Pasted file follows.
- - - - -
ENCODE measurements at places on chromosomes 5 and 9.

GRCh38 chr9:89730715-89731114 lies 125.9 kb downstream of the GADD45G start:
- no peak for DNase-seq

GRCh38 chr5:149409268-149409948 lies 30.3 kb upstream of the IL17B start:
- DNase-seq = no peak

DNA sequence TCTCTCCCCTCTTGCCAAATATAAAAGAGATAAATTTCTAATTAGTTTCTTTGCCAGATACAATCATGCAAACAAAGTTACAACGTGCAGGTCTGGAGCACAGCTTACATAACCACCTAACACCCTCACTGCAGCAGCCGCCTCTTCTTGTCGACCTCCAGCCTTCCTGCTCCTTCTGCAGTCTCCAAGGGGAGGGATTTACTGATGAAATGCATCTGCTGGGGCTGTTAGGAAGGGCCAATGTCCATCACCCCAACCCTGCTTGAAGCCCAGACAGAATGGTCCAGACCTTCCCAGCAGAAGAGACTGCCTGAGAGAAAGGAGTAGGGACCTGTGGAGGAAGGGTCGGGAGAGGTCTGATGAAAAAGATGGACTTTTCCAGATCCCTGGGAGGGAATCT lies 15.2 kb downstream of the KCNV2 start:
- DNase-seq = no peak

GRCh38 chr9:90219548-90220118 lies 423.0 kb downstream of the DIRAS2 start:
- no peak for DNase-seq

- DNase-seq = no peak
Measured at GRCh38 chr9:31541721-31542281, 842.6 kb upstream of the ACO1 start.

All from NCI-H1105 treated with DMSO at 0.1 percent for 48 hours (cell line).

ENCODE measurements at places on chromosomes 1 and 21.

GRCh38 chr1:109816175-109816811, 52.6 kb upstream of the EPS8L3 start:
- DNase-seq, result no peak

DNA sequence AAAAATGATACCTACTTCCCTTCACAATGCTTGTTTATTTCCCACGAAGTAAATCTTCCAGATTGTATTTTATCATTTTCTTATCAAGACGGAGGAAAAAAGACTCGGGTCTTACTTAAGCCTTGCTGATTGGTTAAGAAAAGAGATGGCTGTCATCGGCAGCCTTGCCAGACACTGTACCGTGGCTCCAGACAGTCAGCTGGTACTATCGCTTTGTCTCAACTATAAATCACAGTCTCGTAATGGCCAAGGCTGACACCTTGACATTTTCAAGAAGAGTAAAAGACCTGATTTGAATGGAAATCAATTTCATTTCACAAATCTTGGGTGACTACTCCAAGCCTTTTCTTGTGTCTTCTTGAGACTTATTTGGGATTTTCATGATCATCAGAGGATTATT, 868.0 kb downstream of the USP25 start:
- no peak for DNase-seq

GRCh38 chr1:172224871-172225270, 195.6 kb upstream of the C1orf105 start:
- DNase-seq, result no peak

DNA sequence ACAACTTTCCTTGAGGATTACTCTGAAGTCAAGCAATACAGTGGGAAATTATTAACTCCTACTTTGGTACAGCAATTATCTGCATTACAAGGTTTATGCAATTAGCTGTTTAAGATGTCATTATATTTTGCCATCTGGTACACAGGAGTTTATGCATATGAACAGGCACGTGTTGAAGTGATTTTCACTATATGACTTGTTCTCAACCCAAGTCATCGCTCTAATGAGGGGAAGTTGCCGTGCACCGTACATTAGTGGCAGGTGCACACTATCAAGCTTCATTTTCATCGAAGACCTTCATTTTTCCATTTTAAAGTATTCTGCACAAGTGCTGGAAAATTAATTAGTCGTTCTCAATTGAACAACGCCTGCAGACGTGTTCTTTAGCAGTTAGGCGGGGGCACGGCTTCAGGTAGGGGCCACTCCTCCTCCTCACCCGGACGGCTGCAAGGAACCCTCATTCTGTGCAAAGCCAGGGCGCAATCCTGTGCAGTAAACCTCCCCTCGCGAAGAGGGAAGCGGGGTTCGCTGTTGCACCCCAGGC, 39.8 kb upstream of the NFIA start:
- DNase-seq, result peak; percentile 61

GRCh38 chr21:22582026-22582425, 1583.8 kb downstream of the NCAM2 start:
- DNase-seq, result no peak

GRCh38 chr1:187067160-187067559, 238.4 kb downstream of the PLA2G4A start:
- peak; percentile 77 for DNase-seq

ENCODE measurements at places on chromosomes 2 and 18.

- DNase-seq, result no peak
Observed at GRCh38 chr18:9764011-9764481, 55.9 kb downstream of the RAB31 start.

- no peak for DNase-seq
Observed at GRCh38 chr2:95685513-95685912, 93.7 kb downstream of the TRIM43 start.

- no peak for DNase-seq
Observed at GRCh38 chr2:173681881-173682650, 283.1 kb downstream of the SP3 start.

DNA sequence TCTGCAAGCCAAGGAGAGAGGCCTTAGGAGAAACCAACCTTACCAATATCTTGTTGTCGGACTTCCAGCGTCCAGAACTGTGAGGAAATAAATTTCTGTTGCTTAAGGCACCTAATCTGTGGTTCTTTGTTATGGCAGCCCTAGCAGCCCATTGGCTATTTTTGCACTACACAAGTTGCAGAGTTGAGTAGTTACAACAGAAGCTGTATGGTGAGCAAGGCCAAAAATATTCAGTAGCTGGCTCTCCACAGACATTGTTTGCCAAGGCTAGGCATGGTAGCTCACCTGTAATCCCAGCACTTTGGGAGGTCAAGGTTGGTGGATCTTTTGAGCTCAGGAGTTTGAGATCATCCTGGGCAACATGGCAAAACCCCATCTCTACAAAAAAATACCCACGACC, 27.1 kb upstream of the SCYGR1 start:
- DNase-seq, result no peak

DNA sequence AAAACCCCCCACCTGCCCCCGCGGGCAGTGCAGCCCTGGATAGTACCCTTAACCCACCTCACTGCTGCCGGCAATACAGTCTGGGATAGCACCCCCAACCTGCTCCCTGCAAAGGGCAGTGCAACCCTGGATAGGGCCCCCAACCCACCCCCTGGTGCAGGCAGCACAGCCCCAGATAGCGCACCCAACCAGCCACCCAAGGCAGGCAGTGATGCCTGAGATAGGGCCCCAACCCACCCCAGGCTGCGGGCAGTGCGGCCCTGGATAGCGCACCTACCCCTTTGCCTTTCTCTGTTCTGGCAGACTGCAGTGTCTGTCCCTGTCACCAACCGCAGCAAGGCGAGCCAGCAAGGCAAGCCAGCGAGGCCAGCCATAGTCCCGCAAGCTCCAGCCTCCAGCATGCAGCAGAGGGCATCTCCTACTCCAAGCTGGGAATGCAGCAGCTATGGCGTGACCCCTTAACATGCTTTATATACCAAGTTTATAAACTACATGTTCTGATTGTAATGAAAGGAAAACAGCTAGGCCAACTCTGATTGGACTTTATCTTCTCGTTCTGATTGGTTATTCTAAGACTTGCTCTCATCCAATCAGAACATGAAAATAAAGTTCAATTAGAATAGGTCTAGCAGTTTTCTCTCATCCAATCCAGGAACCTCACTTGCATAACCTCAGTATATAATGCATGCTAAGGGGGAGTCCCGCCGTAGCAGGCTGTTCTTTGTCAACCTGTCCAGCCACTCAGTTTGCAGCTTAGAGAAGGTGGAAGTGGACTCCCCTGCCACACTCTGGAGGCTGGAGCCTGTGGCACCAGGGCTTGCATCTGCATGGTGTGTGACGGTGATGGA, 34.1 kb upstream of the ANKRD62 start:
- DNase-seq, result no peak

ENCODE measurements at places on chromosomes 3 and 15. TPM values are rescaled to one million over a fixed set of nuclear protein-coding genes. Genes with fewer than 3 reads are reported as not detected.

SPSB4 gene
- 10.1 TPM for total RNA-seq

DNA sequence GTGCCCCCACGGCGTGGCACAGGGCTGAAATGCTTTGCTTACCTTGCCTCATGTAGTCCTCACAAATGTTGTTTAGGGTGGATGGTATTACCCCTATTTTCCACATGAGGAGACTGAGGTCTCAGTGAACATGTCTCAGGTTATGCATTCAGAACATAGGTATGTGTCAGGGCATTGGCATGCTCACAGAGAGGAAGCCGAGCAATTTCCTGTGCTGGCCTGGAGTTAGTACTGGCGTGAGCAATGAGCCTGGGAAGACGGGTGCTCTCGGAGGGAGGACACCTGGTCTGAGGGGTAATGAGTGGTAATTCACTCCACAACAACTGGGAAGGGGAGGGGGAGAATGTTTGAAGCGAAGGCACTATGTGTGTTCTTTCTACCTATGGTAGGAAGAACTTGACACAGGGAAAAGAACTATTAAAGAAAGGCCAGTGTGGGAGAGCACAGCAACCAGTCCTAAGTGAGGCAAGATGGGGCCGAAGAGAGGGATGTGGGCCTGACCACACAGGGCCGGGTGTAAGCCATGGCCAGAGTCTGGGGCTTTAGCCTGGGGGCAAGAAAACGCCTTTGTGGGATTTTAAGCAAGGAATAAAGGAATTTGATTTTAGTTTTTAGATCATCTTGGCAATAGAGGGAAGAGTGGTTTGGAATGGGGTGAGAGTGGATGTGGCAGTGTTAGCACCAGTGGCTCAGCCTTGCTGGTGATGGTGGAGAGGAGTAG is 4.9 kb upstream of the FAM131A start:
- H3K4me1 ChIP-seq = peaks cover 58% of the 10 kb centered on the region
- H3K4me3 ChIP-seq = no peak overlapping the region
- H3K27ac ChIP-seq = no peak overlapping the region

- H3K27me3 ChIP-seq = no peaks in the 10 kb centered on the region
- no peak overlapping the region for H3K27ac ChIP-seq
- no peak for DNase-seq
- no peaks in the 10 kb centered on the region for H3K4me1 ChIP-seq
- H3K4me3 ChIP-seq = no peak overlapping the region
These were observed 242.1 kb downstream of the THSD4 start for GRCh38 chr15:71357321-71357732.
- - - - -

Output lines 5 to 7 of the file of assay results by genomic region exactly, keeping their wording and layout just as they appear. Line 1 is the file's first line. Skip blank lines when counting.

- DNase-seq = no peak

DNA sequence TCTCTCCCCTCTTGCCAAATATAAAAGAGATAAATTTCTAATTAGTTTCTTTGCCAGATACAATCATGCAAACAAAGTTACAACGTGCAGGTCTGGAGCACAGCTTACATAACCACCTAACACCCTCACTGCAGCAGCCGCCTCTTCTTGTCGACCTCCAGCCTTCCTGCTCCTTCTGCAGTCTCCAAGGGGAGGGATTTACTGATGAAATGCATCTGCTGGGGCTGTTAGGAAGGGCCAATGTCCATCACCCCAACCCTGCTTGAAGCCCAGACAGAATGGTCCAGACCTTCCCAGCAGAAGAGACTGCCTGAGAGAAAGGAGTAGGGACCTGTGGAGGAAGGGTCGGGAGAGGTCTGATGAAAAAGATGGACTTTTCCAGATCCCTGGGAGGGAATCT lies 15.2 kb downstream of the KCNV2 start:
- DNase-seq = no peak